Cruising Around the Ancient Med

There is a fresh wind blowing among historians. In the universities, the writing of increasingly recondite monographs, suitably stuffed with the jargon of the trade, has for too long been seen as the route to academic promotion, regardless of whether anyone buys or reads, let alone understands, what the author is trying to say. Abstractions such as “alterity” that are entirely alien to the period and region under examination are deployed with abandon; “discourses” abound; and if the phrase “memory and identity” is not in the title, one is clearly not a truly serious scholar.

But now we are in the age of Big History and Deep History, and one might even say things are going to the other extreme. Deep History takes us back well before the coming of civilisation recorded in the earliest cuneiform and hieroglyphic texts, even right back to the geological formation of the earth, and beyond that, in some hands, to the Big Bang. Big History is (relatively speaking) less ambitious and is likely to stress the human element that occupies only the last few seconds of Deep History. But there is an awareness that large timescales are a viable subject, and that — just because someone is an expert on one particular area — his or her ability to pass intelligent comment on other fields should not be dismissed with a slightly contemptuous wave. Indeed, it is often the case that a historian of a different period looking at earlier or later times sees things from a new and exciting perspective. Above all, there is a renewed sense that it is the task of professional historians to reach out to a public that is becoming more and more interested in reading about the past.

Cyprian Broodbank, recently elected to the Disney Chair of Archaeology at Cambridge, is that sort of historian. He would rather not describe himself as a prehistorian, for what is archaeology if it is not a technique for literally uncovering material evidence about the past? History before writing was invented is still history. In the early parts of this extraordinary book, his attention to the impact of climate makes him into a Deep Historian; and there can be no doubt that the Ice Age has had an enormous impact on the ecology of the Mediterranean and in particular on the capacity of humans (including our Neanderthal cousins) to inhabit the region.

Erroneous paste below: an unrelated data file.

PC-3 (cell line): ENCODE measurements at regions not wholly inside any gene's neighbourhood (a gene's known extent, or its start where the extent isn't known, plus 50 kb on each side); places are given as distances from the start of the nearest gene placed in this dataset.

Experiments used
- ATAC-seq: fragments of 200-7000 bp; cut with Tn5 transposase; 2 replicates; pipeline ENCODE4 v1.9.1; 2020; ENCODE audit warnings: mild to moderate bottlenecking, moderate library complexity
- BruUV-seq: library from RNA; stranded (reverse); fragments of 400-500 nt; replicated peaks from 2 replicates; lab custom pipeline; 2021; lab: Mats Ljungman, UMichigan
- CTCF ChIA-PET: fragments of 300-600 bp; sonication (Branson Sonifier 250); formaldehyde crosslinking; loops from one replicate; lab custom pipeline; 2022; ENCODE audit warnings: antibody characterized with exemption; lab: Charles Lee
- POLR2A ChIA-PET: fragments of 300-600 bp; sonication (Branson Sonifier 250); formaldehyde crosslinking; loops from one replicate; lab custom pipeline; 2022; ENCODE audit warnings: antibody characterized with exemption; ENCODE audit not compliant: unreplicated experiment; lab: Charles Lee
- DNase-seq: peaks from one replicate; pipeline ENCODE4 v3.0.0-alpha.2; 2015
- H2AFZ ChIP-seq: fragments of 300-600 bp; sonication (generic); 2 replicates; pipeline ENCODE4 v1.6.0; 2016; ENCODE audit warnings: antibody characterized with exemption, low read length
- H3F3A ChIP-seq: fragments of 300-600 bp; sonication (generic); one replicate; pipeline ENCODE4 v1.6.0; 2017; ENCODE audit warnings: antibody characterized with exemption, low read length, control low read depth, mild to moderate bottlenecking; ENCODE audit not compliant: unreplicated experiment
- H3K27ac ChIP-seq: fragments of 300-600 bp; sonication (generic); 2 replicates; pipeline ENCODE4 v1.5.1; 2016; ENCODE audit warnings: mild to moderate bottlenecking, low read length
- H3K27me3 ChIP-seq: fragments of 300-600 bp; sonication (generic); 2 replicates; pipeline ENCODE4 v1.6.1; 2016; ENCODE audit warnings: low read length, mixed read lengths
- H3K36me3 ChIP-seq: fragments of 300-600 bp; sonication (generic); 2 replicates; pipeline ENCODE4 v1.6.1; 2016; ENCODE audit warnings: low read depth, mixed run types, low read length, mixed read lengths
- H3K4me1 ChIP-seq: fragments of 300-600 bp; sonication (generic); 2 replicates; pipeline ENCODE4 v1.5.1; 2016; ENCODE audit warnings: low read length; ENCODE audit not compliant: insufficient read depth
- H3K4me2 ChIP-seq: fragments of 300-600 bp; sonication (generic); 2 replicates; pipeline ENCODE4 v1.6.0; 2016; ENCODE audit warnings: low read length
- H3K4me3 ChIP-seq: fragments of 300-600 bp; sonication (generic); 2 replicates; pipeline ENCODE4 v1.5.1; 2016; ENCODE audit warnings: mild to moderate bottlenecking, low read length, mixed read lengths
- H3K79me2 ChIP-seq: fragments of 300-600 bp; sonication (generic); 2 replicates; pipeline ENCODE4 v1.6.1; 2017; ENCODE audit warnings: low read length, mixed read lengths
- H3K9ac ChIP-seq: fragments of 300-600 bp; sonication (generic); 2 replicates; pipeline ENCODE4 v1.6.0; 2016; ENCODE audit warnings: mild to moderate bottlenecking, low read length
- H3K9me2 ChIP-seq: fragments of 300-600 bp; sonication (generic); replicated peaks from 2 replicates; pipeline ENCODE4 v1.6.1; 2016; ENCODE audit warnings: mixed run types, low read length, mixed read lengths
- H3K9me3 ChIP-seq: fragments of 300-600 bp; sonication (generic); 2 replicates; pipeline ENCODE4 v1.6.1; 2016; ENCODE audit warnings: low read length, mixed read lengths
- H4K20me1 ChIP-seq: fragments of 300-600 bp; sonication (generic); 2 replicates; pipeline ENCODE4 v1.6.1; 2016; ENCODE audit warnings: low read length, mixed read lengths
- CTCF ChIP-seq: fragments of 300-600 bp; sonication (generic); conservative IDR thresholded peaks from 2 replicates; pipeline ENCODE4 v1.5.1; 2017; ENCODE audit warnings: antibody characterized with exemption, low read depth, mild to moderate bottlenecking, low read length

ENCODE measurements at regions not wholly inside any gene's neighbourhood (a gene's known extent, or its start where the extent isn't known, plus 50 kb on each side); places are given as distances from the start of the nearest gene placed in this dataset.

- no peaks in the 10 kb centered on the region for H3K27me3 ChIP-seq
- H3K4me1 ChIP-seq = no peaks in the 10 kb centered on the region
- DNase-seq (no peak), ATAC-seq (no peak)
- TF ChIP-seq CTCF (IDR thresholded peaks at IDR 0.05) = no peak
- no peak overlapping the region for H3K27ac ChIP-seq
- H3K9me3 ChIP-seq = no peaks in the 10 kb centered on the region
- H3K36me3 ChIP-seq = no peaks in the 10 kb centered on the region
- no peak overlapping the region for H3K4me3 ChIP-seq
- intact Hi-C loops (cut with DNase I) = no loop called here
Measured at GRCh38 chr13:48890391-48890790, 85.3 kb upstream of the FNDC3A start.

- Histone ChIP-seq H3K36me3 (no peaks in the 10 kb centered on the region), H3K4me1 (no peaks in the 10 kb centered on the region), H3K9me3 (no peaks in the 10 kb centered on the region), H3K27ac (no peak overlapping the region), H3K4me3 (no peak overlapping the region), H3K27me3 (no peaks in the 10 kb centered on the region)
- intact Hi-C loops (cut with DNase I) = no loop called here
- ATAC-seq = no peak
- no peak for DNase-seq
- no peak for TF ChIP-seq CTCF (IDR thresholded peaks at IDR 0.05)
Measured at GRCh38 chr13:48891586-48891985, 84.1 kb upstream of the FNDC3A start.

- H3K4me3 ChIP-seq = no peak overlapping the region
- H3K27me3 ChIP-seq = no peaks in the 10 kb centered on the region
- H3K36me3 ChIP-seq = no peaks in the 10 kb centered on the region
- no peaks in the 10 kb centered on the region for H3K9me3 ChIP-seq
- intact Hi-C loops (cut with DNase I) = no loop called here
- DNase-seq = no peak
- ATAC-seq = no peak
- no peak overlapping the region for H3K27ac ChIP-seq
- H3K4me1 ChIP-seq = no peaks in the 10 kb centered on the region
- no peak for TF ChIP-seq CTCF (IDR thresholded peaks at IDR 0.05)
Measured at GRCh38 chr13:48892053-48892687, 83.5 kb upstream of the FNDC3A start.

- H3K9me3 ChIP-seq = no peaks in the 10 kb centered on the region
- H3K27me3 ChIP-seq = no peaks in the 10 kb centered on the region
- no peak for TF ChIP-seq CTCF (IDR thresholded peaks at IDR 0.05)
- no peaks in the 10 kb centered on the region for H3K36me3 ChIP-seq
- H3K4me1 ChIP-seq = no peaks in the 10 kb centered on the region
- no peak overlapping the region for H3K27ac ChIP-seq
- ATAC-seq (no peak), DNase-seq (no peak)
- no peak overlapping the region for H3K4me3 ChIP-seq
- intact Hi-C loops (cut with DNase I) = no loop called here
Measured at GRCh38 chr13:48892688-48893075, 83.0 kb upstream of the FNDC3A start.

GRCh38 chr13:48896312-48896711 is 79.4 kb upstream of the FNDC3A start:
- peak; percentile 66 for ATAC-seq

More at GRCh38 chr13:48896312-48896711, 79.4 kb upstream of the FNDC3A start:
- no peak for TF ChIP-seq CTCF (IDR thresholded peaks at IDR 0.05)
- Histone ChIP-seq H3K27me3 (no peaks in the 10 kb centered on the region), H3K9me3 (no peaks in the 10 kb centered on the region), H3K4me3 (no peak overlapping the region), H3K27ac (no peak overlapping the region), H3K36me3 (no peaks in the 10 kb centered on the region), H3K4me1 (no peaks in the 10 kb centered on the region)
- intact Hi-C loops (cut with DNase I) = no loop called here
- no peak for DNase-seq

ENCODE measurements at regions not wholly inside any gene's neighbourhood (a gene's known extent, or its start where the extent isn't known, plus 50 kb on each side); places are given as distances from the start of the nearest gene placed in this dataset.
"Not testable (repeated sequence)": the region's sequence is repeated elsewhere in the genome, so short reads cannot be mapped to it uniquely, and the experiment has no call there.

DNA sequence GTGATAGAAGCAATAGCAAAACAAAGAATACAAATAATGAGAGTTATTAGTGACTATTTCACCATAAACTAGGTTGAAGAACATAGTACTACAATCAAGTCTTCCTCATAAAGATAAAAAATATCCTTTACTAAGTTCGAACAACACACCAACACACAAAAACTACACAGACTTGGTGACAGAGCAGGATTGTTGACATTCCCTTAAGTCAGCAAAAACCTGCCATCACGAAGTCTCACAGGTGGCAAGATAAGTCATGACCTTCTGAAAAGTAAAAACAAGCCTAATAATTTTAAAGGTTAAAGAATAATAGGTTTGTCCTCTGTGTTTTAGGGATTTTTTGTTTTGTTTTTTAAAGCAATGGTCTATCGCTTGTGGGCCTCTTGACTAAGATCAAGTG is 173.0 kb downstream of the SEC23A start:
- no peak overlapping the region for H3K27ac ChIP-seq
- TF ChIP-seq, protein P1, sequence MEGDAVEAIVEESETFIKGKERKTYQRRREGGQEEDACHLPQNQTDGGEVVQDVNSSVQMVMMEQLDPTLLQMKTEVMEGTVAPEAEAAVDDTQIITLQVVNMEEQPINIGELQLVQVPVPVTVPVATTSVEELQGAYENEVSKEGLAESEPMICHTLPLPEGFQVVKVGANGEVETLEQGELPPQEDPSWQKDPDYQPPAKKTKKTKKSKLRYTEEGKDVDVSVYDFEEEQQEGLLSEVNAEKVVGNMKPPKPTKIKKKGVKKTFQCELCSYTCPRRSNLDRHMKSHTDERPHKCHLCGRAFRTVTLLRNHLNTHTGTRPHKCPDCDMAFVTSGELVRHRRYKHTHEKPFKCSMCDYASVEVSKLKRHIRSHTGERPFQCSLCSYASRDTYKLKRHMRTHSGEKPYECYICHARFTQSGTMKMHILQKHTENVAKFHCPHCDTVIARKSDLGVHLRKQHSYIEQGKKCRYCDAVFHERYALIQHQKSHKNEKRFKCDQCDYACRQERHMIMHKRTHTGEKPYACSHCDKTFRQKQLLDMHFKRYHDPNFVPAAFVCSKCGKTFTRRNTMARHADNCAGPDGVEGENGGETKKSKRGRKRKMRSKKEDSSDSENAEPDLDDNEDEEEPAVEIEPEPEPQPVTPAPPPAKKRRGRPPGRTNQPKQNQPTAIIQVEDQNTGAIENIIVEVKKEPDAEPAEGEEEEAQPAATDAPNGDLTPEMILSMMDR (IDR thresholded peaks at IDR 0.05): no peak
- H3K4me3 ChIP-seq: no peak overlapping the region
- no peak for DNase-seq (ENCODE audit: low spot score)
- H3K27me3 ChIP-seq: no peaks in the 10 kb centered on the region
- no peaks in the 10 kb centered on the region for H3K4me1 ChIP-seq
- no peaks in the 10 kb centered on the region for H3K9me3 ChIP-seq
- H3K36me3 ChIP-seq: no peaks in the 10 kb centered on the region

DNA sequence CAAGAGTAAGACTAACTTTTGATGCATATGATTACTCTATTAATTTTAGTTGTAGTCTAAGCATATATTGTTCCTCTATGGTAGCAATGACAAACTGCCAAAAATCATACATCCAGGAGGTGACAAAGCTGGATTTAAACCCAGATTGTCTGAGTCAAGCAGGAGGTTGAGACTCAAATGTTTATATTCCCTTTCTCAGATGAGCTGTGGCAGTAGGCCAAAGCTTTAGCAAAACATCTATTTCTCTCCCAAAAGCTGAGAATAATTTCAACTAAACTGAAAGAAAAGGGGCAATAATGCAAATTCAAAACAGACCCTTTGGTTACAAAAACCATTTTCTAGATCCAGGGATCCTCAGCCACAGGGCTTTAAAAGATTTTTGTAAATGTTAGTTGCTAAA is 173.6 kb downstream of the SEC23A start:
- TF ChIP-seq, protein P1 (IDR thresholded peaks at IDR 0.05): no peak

He owes many debts to the remarkable, if flawed, French historian Fernand Braudel, for whom the history of the Mediterranean, right down to its political entanglements, was closely related to the physical setting: not just the winds, waves and currents, but the mountains and plains that characterise the lands around the Mediterranean. Braudel’s great work, The Mediterranean and the Mediterranean World in the Age of Philip II, takes the reader — eventually — to the dramatic Spanish victory over the Turks at the battle of Lepanto in 1571; in a rather similar way, Broodbank’s not-quite-so-massive work culminates in the Battle of Salamis, another confrontation between East and West in Greek waters, this time between Athens and its Greek allies and the massive Persian Empire — an empire whose structural similarities to that of the Ottomans is striking. Still, we can excuse Broodbank of the sin of seeing Salamis as somehow predetermined, in the way that Braudel spoke of Don John of Austria, the admiral of the Spanish fleet, as the unknowing agent of destiny. Broodbank shows a greater interest in humanity than Braudel ever revealed.

Broodbank introduces us to princes in search of signs of status, such as exotic bronze-work and vast cargoes of wine for their drinking parties; and he traces the routes followed by enterprising merchants who risked crossing little-known seas to find the goods their wealthy clients craved, and in the process became very wealthy in their own right; he notes the sad history of slaves who were often the most convenient cargo to carry back from less productive corners of the Iron Age Mediterranean.

By concentrating heavily on the millennia before the spread of writing, Broodbank brilliantly illuminates periods of Mediterranean history that have been passed over rapidly in most accounts. His book ends around 500BC when the Mediterranean was at last a single trading area, with Greek, Etruscan and Carthaginian merchants spanning its breadth and penetrating into areas such as southern France that had been curiously neglected by earlier voyagers. For it is only during the first millennium BC that one can speak of an integrated Mediterranean in which most, though not all, the shores and islands were connected to other parts of the sea (although some areas of North Africa remained rather isolated well into the Roman period). That is really when the human history of the Mediterranean Sea begins. Everything up to that point is what classicists would call a prolegomenon, a preface, or, to use the term Broodbank does not much like, prehistory.